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United States v. Perez-Alcala

United States District Court, D. Kansas

August 1, 2017

UNITED STATES OF AMERICA, Plaintiff,
v.
EDUARDO PEREZ-ALCALA, Defendant. Civil Action No. 17-2295-KHV

          MEMORANDUM AND ORDER

          KATHRYN H. VRATIL United States District Judge

         On December 15, 2015, the Court sentenced defendant to 162 months in prison. This matter is before the Court on defendant's Motion Under 28 U.S.C. § 2255 To Vacate, Set Aside, Or Correct Sentence By A Person In Federal Custody (Doc. #2033) filed May 22, 2017. On May 23, 2017, the Court directed the parties to file briefs on the limited issue of potential procedural bars to defendant's motion. Memorandum And Order (Doc. #2035); see United States v. Allen, 16 F.3d 377, 378-79 (10th Cir. 1994) (court may raise and enforce procedural bar sua sponte if doing so furthers interests of judicial efficiency, conservation of scarce judicial resources and orderly and prompt administration of justice). In particular, the Court directed the parties to address whether defendant's motion is barred as untimely. On June 8, 2017, the government filed a brief on the issue. See Government's Response To Court's Order (Doc. #2037). Defendant filed a reply and also requests copies of documents so that he may file a memorandum in support of his motion to vacate. See Objection To Government's Response (Doc. #2045) filed July 3, 2017; Motion To Compel Discovery In Civil Proceeding Pursuant To Fed.R.Civ.P. 26 (Doc. #2039) filed June 16, 2017 and Motion For Order To Produce Redacted Copies Of Sealed Documents (Doc. #2032) filed May 22, 2017. For reasons stated below, the Court overrules defendant's requests for copies, CIVIL ACTION No. 17-2295-KHV overrules defendant's motion to vacate and denies a certificate of appealability.

         Factual Background

         On October 3, 2012, a grand jury charged Eduardo Perez-Alcala and some 50 other defendants with conspiracy to manufacture, to possess with intent to distribute and to distribute 280 grams or more of cocaine base and to possess with intent to distribute and to distribute five kilograms or more of a mixture and substance containing cocaine. See Second Superseding Indictment (Doc. #402), Count 1. The indictment also charged defendant with conspiracy to commit money laundering. Id., Count 2. On May 22, 2013, defendant pled guilty to both counts.[1] See Plea Agreement (Doc. #637). Defendant had a total offense level of 41 with a criminal history category I for a guideline range of 324 to 405 months in prison. See Presentence Investigation Report (Doc. #1810) filed August 11, 2015, ¶ 170. On December 15, 2015, the Court sentenced defendant to 162 months in prison on Counts 1 and 2, with the terms to be served concurrently. Defendant did not appeal. Michael M. Jackson represented defendant throughout the proceedings.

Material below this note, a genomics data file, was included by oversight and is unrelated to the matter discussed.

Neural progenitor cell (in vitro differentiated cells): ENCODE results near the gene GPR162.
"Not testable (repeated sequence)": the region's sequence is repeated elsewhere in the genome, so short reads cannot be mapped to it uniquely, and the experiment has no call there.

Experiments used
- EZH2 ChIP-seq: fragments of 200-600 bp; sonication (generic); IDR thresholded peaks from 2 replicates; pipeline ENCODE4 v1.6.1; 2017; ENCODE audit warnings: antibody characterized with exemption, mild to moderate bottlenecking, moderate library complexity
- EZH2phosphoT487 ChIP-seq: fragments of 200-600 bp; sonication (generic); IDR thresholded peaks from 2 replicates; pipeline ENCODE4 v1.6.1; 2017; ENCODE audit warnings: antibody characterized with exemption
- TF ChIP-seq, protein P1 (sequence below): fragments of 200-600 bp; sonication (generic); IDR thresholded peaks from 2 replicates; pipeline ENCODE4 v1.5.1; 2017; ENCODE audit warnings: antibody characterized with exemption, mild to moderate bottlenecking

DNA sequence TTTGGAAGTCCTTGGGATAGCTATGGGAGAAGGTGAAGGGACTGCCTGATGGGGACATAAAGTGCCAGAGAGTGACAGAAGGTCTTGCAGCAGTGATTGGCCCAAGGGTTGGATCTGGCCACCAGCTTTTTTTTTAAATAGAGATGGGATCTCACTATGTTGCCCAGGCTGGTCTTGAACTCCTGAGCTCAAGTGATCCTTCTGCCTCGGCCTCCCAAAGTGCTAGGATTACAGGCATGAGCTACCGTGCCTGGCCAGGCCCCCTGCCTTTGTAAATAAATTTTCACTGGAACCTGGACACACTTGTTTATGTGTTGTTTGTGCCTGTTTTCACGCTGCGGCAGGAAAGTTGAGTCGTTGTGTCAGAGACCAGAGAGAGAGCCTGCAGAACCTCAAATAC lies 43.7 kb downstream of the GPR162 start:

On October 20, 2016, defendant asked the Court to unseal the plea agreement and sentencing transcript so that he could litigate his “appeal.” Motion To Unseal Documents, Plea Agreement [And] Sentencing Transcript (Doc. #1983). The Court overruled defendant's request to unseal because (1) he had not filed an appeal and any appeal at that stage would have been untimely, (2) he did not specifically explain how the interests of the parties or the public had changed and (3) he had not shown a particularized need to unseal any documents so that he could litigate an appeal or any post-conviction motion. See Order (Doc. #2007) filed January 10, 2017 at 1-2.

         On May 22, 2017, defendant filed a pro se motion to vacate his sentence under 28 U.S.C. § 2255. Defendant asserts that Jackson provided ineffective assistance (1) at the pretrial motions stage, (2) during plea negotiations, (3) at sentencing, when he did not properly object to the enhancement of defendant's sentence under Section 3B1.2 of the United States Sentencing Guidelines and (4) after sentencing, when he did not consult defendant about an appeal or file an appeal as requested. Motion Under 28 U.S.C. § 2255 (Doc. #2033) at 3-7.

         Analysis

          The standard of review of Section 2255 petitions is quite stringent. The Court presumes that the proceedings which led to defendant's conviction were correct. See Klein v. United States, 880 F.2d 250, 253 (10th Cir. 1989).

         The government asserts that defendant's claim is barred as untimely. See Government's Response To Court's Order (Doc. #2037) filed June 8, 2017 at 2-5. Section 2255 provides a one-year period of limitation which runs from the latest of --

(1) the date on which the judgment of conviction becomes final;
(2) the date on which the impediment to making a motion created by governmental action in violation of the Constitution or laws of the United States is removed, if the movant was prevented from making a motion by such governmental action;
(3) the date on which the right asserted was initially recognized by the Supreme Court, if that right has been newly recognized by the Supreme Court and made retroactively applicable to cases on collateral review; or
(4) the date on which the facts supporting the claim or claims presented could have been discovered through the exercise of due diligence.

28 U.S.C. § 2255(f). If defendant does not directly appeal his conviction or sentence, the conviction becomes final upon the expiration of the time to take a direct criminal appeal. United States v. Prows, 448 F.3d 1223, 1227-28 (10th Cir. 2006). Here, on December 21, 2015, the Court entered judgment. See Judgment In A Criminal Case (Doc. #1919). Under Rule 4(b) of the Federal Rules of Appellate Procedure, defendant's judgment became final 14 days later, on January 4, 2016. Therefore, under the ...


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